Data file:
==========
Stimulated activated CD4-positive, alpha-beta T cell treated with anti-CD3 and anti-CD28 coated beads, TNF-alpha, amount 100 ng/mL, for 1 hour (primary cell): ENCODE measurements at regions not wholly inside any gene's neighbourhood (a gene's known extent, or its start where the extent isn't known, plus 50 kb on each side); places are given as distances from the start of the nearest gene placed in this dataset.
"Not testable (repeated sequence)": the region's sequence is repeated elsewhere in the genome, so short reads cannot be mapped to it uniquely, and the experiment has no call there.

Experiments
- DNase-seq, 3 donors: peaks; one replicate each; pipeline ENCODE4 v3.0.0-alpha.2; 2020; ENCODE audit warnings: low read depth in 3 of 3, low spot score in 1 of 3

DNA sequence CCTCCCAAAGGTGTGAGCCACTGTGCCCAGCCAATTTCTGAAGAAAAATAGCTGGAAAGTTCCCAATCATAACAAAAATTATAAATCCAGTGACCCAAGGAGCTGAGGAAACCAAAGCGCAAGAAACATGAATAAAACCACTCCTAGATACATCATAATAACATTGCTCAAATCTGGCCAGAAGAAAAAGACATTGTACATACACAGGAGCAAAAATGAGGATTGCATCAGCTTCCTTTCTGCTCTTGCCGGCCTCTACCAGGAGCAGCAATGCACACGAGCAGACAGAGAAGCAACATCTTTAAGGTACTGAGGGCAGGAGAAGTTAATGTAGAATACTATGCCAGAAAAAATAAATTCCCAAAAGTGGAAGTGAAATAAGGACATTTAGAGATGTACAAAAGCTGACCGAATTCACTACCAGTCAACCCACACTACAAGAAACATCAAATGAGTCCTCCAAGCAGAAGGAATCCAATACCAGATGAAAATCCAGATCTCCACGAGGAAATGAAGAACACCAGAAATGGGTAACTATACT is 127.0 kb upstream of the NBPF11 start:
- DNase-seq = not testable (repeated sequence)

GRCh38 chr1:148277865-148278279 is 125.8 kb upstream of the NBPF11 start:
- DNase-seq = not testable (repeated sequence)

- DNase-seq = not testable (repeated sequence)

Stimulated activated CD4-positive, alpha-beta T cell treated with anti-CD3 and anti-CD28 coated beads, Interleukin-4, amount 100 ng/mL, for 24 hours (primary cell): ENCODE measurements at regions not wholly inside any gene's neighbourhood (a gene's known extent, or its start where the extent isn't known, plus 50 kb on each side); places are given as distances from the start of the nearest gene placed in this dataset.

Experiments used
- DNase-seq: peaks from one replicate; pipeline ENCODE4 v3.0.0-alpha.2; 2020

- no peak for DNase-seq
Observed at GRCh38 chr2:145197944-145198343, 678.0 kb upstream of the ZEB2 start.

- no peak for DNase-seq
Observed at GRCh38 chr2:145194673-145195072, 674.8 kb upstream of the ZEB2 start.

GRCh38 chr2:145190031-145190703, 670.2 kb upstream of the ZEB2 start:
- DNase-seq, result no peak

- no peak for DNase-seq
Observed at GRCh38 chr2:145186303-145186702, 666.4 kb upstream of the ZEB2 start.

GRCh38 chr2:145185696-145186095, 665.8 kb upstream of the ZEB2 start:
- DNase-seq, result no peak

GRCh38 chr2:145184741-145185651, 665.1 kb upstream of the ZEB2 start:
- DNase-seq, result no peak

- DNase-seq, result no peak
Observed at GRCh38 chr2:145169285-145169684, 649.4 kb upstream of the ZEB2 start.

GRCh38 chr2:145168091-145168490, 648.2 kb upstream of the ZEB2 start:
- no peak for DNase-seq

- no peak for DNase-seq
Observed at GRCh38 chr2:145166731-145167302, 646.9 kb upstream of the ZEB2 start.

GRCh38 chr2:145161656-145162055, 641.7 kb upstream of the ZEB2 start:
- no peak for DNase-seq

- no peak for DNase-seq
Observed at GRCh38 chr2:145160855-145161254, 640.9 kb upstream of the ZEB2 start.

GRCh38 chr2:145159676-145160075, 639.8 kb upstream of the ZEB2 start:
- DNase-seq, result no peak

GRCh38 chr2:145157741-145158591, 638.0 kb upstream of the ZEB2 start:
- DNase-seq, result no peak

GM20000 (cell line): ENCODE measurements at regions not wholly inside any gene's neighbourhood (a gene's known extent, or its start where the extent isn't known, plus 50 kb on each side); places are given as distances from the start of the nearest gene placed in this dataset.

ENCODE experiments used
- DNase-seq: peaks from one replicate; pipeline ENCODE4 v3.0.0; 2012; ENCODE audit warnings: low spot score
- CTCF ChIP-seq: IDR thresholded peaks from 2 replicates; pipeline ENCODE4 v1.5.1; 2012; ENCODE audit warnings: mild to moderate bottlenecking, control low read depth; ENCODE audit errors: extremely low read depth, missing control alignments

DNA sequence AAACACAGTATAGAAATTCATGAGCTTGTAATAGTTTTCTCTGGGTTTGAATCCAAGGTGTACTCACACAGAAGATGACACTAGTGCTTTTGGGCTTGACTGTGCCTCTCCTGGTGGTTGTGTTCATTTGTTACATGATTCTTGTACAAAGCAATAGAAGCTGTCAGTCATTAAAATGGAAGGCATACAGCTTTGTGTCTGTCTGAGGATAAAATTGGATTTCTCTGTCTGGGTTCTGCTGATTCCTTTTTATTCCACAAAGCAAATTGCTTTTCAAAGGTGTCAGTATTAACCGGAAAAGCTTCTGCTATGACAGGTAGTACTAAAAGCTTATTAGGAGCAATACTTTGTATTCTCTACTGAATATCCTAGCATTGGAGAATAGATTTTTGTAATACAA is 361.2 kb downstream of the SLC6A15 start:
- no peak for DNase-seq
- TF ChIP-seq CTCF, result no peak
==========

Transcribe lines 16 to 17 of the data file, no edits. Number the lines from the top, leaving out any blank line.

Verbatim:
Observed at GRCh38 chr2:145194673-145195072, 674.8 kb upstream of the ZEB2 start.

GRCh38 chr2:145190031-145190703, 670.2 kb upstream of the ZEB2 start: